Reblogged from Professor Bart Ehrman’s Blog
My point was that sometimes military men/political rulers were talked about as divine beings. More than that, they were sometimes *treated* as divine beings: given temples, with priests, who would perform sacrifices in their honor, in the presence of statues of them. Does that make the person a god? In many ways they would be indistinguishable. If it walks like a god and quacks like a god….
Best known are the divine honors paid to rulers of the Roman Empire, starting with Julius Caesar. We have an inscription dedicated to him in 49 BCE (five years before he was assassinated) discovered in the city of Ephesus, which says this about him:
Descendant of Ares and Aphrodite
The God who has become manifest (θεὸν ἐπιφανῆ)
And universal savior (σωτῆρα) of human life
Prior to Julius Caesar, rulers in the city of Rome itself were not granted divine honors. But Caesar himself was – before he died, the senate approved the building of a temple for him, a cult statue, and a priest. None of these were actually put in place before he was assassinated in 44 BCE. But soon after his death, his adopted son and heir, Octavian (who later was to become Caesar Augustus) promoted, successfully, the idea that at his death Caesar had been taken up to heaven and been made a god to live with the gods.
Octavian had reasons of his own for wanting the divinization of Caesar. In the political realm, there was still civil war taking place, and by having his father divinized, it marginalized the enemies of Caesar who had assassinated him (senators such as Brutus and Cassius). That didn’t put an end to the civil war, because Octavian still had to deal with Mark Antony (the one, as it turns out, who had been appointed to be the priest for Caesar’s cult!), who was off now in Egypt conspiring with his lover Cleopatra for power. But the divinization of Caesar did put the party supported by Cassius and Brutus in a deeply problematic position. They were eventually taken out of the equation, in a rather brutal way. As happens with civil wars….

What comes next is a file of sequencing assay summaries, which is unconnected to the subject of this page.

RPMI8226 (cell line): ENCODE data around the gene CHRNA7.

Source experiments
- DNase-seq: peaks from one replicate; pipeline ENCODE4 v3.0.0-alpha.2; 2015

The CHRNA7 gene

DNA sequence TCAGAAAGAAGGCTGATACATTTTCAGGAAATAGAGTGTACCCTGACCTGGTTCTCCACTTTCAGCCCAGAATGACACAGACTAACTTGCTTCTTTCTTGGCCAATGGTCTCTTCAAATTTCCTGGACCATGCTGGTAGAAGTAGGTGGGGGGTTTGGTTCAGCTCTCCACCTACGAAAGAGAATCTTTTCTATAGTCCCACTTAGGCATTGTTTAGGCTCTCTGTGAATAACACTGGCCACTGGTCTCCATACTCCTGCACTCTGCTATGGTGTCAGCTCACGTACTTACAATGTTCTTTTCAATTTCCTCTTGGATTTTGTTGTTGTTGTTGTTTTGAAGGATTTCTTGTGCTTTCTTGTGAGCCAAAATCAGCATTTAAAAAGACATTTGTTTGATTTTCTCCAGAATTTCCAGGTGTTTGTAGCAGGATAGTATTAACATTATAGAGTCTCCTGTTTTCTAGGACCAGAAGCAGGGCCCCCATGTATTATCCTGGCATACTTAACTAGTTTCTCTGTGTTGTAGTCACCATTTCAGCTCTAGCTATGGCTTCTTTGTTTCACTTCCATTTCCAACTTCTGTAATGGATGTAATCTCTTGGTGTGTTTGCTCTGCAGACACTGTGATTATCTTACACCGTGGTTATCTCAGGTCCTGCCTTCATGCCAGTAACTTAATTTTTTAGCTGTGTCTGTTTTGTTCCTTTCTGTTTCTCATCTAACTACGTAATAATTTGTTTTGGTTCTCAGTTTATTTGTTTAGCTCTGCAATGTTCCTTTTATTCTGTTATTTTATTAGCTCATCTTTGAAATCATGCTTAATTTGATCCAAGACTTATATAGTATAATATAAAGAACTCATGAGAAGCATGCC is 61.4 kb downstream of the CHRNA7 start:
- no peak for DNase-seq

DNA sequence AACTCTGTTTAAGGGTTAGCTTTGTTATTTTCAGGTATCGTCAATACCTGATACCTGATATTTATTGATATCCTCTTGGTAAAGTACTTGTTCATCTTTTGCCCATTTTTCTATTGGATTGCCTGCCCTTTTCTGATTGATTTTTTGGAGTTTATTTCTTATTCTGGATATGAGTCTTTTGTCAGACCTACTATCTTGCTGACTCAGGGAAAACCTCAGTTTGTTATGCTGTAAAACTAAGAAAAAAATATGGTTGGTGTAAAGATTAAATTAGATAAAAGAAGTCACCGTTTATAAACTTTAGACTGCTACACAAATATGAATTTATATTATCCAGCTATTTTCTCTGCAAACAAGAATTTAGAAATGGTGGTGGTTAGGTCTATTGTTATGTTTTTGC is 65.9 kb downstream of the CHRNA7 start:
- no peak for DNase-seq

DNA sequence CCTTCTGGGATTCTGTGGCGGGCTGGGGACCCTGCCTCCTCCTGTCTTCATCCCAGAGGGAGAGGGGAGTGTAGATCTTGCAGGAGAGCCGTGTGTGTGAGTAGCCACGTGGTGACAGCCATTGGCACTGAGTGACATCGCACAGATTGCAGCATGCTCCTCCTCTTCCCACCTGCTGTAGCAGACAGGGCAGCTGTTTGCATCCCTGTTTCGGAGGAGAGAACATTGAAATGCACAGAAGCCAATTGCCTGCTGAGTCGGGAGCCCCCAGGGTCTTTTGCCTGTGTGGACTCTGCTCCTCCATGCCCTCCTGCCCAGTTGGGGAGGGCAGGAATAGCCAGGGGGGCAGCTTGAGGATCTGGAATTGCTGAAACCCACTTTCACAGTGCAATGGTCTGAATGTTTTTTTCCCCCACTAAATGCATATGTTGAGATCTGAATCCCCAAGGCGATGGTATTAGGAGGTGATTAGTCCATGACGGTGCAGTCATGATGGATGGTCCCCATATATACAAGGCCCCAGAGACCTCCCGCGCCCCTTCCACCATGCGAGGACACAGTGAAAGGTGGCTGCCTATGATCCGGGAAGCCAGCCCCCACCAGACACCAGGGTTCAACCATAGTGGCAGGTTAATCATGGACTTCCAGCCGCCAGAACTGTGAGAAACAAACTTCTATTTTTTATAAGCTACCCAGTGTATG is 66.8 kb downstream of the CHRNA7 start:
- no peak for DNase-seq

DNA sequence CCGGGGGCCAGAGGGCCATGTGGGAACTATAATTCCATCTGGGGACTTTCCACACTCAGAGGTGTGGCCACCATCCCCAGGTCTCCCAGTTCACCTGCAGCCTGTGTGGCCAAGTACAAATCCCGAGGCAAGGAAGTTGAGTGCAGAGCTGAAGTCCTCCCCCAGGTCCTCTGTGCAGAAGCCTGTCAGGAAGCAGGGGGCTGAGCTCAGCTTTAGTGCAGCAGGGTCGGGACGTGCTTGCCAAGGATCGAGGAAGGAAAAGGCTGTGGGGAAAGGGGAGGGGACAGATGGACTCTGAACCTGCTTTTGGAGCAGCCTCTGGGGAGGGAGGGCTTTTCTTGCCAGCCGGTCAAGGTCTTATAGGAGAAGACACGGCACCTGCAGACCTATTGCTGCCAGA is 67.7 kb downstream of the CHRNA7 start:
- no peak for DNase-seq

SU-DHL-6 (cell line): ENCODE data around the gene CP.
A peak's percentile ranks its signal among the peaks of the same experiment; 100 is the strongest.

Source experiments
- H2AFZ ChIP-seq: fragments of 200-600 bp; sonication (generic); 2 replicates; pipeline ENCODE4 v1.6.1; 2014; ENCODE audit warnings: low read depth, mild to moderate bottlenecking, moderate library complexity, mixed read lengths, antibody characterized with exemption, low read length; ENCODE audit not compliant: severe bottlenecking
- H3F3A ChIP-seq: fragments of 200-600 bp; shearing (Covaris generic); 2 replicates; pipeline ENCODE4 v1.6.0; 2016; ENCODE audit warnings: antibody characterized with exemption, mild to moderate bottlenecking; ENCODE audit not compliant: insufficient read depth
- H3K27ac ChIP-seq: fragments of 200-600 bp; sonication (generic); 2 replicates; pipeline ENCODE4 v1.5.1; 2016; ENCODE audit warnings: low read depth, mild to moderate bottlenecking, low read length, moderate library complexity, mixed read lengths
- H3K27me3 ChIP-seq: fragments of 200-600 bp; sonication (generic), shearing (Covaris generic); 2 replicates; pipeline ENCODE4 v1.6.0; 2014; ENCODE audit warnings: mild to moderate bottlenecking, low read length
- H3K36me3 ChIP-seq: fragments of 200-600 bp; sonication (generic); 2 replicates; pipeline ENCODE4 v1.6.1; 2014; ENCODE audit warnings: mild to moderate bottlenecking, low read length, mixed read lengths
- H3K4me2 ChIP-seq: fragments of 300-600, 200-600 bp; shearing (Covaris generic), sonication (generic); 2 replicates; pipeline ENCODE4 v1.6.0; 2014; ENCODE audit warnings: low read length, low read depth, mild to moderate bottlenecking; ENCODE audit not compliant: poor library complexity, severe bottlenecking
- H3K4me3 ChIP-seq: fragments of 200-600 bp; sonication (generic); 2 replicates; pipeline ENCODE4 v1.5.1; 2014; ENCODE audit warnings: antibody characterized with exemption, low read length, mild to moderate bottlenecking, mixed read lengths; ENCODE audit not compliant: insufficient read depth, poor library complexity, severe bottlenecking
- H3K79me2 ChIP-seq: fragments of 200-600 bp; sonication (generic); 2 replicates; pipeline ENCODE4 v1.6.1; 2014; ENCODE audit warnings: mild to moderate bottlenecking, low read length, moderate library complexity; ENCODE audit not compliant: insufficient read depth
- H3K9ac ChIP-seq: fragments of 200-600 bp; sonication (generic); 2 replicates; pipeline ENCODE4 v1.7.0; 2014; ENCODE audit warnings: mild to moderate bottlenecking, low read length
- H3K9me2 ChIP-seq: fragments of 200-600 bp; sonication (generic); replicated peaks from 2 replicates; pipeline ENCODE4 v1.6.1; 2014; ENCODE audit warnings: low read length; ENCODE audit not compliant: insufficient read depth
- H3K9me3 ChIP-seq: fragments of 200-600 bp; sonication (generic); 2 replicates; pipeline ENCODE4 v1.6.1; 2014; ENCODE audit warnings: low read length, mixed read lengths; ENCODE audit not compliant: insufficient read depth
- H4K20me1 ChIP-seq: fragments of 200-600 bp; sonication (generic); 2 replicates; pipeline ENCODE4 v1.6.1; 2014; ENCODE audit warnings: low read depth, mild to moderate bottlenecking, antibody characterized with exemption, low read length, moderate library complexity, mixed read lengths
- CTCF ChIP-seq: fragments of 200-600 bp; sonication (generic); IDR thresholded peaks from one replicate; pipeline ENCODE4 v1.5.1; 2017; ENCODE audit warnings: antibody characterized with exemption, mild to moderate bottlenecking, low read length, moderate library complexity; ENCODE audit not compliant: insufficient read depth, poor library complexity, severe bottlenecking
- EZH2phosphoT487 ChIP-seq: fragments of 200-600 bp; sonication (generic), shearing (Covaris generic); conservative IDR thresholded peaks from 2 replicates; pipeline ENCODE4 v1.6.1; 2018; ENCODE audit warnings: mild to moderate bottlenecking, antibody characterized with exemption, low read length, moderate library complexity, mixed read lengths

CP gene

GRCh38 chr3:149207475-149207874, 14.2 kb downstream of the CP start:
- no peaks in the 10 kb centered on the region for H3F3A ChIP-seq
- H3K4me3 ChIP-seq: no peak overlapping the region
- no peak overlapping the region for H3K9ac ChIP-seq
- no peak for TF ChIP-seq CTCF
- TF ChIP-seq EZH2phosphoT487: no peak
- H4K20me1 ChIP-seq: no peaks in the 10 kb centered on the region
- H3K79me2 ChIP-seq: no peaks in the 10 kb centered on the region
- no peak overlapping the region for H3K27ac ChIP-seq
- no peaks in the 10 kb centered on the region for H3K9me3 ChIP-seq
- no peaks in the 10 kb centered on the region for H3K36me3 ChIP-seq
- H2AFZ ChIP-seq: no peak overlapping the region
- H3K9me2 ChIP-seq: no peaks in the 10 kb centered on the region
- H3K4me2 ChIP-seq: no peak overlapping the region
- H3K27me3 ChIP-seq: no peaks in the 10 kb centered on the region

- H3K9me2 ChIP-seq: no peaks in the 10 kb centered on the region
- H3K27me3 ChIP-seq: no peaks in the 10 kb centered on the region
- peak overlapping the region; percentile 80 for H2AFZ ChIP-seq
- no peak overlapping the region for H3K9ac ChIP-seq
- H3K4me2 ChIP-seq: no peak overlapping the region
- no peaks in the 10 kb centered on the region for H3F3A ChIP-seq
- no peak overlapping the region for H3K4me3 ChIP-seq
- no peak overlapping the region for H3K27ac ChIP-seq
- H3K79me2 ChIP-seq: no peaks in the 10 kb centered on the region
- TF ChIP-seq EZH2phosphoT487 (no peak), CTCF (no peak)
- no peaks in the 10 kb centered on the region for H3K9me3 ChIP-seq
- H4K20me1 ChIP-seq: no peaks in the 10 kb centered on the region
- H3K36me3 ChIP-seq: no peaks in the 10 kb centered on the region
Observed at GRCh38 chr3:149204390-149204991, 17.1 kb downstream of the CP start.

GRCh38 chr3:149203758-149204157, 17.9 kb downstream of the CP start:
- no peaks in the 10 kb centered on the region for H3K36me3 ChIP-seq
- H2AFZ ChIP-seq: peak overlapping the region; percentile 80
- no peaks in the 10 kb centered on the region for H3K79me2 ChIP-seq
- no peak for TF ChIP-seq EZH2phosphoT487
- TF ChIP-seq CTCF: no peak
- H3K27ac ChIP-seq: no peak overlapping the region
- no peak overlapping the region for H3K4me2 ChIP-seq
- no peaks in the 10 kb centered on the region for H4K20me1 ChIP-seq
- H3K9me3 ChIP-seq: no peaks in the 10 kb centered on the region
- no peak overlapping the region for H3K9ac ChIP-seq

There was another obvious reason that Octavian wanted his adopted father to be declared a God. If his father was God, what does that make him?
There was a celestial event that helped solidify the idea that Caesar had been divinized. In ancient Rome, religious ceremonies and other major events were sometimes accompanied (strangely in our view) by staged athletic contests. In 42 BCE, there were athletic contests organized to commemorate the death of Caesar, organized by Octavian. On the first day of the contests, a comet appeared in the sky, and it remained visible for seven days. Octavian declared that it was in fact the soul of Caesar ascending to the realm of the gods. A rather fortuitous event!
This divinization of Caesar set the precedent for what was to happen with the emperors, beginning with the first of them, Octavian himself, who became “Caesar Augustus” in 29 BCE. Even during his lifetime Augustus was revered in some parts of the empire – some of the Eastern, Greek-speaking provinces (where there had been a long tradition of revering rulers as embodiments of divine power) – as a divine being. And so, there is an inscription that survives from his lifetime found in the city of Halicarnassus (modern Turkey), which calls Augustus:
…The native Zeus
and Savior (σωτὴρ) of the human race
So he is God, the Savior. Sound familiar? He was also the “son of God.” And the “Lord.” These, of course, are all titles widely used by Christians of Jesus. They did not come up with these titles out of the blue. These are things said of another divine-man – the Roman emperor – before they were said of Jesus. For the early Christians the idea was not that Jesus was the only person who was ever called such things (even though that is the case for most modern Christians). Jesus was being called things that the emperor before him was called. This was a competition.